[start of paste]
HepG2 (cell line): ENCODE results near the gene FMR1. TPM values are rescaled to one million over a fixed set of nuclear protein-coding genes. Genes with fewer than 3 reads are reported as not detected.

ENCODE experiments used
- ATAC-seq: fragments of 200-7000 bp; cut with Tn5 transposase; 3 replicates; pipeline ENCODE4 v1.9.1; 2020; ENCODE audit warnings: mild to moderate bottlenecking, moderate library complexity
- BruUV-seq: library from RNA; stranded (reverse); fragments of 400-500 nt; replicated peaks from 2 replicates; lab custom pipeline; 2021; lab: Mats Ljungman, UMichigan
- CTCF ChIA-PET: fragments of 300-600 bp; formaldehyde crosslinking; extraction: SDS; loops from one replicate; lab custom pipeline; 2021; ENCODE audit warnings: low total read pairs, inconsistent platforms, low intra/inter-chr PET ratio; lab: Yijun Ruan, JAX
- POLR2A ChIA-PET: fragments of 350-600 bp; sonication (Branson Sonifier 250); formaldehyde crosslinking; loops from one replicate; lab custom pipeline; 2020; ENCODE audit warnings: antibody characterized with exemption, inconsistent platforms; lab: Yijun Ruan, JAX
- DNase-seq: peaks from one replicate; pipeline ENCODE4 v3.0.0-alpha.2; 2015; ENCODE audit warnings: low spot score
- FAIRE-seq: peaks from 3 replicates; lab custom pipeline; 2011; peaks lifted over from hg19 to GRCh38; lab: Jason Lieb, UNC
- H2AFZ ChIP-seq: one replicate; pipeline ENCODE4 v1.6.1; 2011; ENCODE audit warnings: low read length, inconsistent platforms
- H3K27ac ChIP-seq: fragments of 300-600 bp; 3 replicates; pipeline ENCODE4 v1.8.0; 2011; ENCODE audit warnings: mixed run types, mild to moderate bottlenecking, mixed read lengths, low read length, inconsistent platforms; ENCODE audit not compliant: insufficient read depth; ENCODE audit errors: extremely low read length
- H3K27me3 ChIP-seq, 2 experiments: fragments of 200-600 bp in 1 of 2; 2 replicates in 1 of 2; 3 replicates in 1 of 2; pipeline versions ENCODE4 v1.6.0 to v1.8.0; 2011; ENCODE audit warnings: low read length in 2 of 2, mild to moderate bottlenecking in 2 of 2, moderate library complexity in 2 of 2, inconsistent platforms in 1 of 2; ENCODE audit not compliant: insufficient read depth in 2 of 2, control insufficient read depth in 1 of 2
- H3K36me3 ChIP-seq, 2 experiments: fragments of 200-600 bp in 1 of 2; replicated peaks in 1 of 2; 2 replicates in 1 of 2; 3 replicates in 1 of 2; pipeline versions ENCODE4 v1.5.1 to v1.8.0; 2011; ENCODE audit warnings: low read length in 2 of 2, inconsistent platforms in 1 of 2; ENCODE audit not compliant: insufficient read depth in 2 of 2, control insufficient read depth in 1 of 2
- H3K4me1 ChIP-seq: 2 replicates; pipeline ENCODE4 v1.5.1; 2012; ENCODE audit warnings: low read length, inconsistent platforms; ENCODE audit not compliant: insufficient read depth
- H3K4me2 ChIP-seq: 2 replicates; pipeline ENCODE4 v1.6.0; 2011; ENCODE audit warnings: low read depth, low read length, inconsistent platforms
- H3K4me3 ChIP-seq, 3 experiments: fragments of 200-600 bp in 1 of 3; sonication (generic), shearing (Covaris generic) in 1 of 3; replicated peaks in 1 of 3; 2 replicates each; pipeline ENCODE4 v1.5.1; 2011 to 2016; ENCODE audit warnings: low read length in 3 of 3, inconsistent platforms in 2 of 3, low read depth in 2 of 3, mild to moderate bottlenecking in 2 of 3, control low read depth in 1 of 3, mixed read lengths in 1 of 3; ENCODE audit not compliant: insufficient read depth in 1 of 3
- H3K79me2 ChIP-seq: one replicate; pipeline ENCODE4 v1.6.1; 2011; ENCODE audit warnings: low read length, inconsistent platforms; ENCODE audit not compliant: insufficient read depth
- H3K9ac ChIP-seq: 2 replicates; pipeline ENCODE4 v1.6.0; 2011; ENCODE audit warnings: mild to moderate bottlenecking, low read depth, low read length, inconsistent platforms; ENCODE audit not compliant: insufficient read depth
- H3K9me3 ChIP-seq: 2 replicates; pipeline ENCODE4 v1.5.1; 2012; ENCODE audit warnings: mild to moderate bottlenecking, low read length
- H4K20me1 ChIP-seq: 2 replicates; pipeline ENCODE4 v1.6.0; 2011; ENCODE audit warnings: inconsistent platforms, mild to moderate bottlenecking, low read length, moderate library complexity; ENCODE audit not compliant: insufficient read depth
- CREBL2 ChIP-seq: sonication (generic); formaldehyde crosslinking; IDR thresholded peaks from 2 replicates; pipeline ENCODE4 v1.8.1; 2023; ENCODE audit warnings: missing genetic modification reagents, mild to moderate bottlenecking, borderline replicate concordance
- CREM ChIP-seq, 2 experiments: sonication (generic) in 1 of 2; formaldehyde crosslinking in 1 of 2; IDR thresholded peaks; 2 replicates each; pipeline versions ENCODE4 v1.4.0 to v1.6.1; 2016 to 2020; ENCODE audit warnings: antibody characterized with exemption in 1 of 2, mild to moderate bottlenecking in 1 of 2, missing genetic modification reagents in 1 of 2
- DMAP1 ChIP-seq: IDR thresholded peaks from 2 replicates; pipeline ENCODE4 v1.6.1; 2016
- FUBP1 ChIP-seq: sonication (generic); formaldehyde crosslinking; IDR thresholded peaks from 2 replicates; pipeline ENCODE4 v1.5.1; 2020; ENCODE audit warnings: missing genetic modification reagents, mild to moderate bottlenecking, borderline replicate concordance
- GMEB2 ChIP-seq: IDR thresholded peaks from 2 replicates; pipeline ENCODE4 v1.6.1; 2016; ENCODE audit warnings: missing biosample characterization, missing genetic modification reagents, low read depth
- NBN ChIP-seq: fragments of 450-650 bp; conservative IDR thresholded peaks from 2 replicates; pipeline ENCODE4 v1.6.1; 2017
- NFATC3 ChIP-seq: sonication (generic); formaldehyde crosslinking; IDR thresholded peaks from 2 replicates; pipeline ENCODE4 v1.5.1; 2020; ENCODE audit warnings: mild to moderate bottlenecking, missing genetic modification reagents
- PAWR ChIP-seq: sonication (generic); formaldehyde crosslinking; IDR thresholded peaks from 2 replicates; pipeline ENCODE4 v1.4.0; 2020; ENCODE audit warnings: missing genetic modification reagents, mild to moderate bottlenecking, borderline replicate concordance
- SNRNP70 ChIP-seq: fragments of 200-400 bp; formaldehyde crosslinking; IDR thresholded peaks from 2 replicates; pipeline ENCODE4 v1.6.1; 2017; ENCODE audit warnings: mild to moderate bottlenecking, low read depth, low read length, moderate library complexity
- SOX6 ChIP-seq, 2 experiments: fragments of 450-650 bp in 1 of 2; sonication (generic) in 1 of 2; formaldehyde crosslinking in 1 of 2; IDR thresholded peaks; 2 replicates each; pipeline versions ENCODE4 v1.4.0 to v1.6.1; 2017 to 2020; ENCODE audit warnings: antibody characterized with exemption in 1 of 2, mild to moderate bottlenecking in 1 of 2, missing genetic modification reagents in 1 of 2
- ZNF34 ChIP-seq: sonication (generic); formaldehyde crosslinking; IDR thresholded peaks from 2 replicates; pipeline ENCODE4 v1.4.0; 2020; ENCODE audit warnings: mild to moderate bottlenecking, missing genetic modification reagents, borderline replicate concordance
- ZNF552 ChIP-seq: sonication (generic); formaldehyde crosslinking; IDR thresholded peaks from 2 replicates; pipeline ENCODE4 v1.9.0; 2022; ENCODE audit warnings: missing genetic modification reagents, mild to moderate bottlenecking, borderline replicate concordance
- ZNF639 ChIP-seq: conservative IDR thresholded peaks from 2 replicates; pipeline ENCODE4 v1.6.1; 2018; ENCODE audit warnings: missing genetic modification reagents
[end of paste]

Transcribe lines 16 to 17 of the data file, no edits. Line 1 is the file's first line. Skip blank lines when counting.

- H3K79me2 ChIP-seq: one replicate; pipeline ENCODE4 v1.6.1; 2011; ENCODE audit warnings: low read length, inconsistent platforms; ENCODE audit not compliant: insufficient read depth
- H3K9ac ChIP-seq: 2 replicates; pipeline ENCODE4 v1.6.0; 2011; ENCODE audit warnings: mild to moderate bottlenecking, low read depth, low read length, inconsistent platforms; ENCODE audit not compliant: insufficient read depth